[dropcap color=”orange” background=”green” style=”rounded” size=”small”]E[/dropcap]ditors Note: This post has been in our backlog for several months. We apologise for the delay in sharing this part of our journey.
Last year (28 August 2014) Megan talked about taking the first steps towards a simple, sustainable and meaningful life and we hope you have taken some of our ideas and been inspired.
This week I’ll be talking to you about decluttering your house and especially your wardrobe, which I have recently undertaken. I’m fully aware not that many people enjoy the idea of cleaning out their wardrobe and I can tell you honestly I have never been the biggest fan myself.
However when you can no longer easily fit anything back into your wardrobe without waging a battle with your clothes and are contemplating buying more storage space I think everyone would say it’s probably time.
Now my partner and myself had decided to clean out and simplify our wardrobe a little while ago and being much better than me – he had more than finished doing his stuff before I even started mine. But I make myself feel better by saying that I helped him do his side first – even if my help was minimal.
I find if you are ever dragging your feet to do anything – like I was – I find some music helps you get into the groove- so I suggest putting on anything that makes you want to dance! Two of my favourites at the moment are; “Brave” by Sara Bareilles and “I’m Ready” by AJR and while I know that many people would think my choices are a little lame I can’t help but want to dance and sing along to them like an idiot.
But enough about avoiding. As Megan said last week through decluttering your physical environment you’ll feel calmer, more organised and have made your life simpler. So after convincing myself I had a huge task ahead of me and should wait for a free afternoon or morning to begin – thus putting off staring for longer – I randomly walked into my wardrobe one evening and just started.
And while I thought I would need come back when I had more time, I said to myself why not move out some of the items of clothing I knew I didn’t want to keep while I had a few minutes. Half an hour later I had stormed through more than half my wardrobe and had a significant pile of empty coat hangers and a large pile of clothing that I no longer needed.
I decided to start at one side of my wardrobe and work my way along as I went, meaning I could stop and come back at any stage. However, many people think taking everything out onto your bed is a better way to start. This way you have to go through everything before you put it back into your wardrobe and nothing can be missed or left to another day.
But it doesn’t really matter what way you start just that you’ve started, find a way that works for you. If its everything out at once or different sections at a time.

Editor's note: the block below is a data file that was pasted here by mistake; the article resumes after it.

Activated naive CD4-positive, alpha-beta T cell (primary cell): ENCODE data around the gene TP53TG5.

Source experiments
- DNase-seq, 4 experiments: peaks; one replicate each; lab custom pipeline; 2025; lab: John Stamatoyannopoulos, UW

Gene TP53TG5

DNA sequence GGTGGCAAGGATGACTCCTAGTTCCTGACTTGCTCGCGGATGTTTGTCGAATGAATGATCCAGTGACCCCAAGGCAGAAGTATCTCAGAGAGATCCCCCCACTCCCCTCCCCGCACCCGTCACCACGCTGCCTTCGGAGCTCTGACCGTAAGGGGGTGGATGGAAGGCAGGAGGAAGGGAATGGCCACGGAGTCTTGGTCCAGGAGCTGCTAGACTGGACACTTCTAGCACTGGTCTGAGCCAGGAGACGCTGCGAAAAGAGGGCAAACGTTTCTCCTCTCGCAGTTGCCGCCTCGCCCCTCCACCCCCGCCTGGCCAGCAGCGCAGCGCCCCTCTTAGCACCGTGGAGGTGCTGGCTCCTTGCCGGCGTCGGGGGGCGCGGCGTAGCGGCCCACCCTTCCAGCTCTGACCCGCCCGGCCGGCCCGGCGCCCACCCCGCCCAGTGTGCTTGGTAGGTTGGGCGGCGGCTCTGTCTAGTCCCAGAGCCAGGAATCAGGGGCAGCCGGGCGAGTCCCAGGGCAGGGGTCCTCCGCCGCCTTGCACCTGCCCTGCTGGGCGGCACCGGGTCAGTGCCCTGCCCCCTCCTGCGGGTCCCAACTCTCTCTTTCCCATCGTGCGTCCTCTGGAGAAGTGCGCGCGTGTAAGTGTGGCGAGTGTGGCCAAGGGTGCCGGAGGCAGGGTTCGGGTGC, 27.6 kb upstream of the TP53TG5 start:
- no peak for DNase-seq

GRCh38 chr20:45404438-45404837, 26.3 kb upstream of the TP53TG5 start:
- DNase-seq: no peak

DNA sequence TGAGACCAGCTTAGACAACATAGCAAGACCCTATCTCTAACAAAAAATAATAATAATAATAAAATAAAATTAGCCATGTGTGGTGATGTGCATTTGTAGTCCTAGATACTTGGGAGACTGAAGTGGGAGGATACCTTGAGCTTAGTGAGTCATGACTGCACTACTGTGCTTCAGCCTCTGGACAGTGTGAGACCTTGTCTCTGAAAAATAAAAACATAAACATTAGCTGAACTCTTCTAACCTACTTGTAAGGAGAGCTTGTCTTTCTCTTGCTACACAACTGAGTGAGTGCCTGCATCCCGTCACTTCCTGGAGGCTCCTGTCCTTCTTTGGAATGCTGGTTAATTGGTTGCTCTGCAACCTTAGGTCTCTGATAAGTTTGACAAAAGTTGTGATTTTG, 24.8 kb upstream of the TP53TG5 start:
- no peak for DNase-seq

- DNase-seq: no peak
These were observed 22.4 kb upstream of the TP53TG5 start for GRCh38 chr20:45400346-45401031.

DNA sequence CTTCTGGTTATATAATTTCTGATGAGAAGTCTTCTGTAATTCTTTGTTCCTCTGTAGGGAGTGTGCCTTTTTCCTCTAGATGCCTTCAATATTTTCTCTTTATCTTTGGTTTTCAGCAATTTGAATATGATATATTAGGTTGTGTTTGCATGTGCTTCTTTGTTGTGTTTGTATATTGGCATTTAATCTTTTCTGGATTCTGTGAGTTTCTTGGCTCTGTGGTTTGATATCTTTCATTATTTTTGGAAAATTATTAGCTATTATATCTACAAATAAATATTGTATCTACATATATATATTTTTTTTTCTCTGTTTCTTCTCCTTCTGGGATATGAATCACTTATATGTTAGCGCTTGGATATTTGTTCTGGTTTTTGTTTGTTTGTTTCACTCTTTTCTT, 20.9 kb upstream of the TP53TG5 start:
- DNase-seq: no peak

For us, once we had separated into keeping or not keeping we then further separated into another two different piles for the clothes we no longer needed. One for the bin and one to donate and recycle. Anything that was not really recyclable, broken or about to fall apart ended up in the bin pile and anything that was still good quality but either didn’t fit or was something that would be rarely or never worn again went into the recycling pile.
I think it is also important at this stage to mention that you don’t necessarily need to give away your unwanted clothes. They could be used for other things round the house, you could take them to a clothes swap and potentially pick up some new items yourself, or see if any of your friends or family members would appreciate them – this is especially true for growing children. I remember many times getting hand-me-downs from my cousins that were a few years older than me and it is a good way to save money, recycle and re-use clothes.
At the end of our wardrobe spring clean-up we ended up with four full garbage bags of clothes to donate to our local Salvos store. This is a reasonably large amount but I decided to be brutal with my selection, getting rid of anything that I couldn’t remember wearing recently. You don’t have to do this. Instead, if you are unsure about something pack it away for 3-6 months and see if you need it – if you do use it keep, it if not it might be time to find it a new home.
Another popular way of sorting out what you use and not use is to put all of your coat hangers around backwards and as you use what is hanging on them put them back in your wardrobe the other way round. In six months or so you will find out what you no longer wear and once again it might be time to let some else use and appreciate it.
Another good suggestion to try out is Project 333. This is essentially the idea that you have 33 items of clothing for 3 months of the year and is all about keeping things simple. Even if you don’t give it a full go it’s definitely worth a read.
Decluttering your wardrobe is a great place to start and I am very glad I have finally finished mine, it is very nice to have clothes in your wardrobe that you want and like. Donating clothes also makes you feel like you haven’t wasted anything and your once loved items of clothes can find a new home and help someone else out.
I am now going to move onto other areas of my house and start to declutter them also. Starting with my bathroom cupboard, but not just decluttering the cupboard I want to simplify and cut back on the number of products and chemicals I use on my face and skin and I look forward to sharing it with you all on this journey.
Have you decluttered your wardrobe or any other rooms in your house?
Let us know how you went and if there is anything you suggest we try.
[…] has previously shared a bit about her experience decluttering her wardrobe but today I’m going to take things a step further and actually show you exactly what […]
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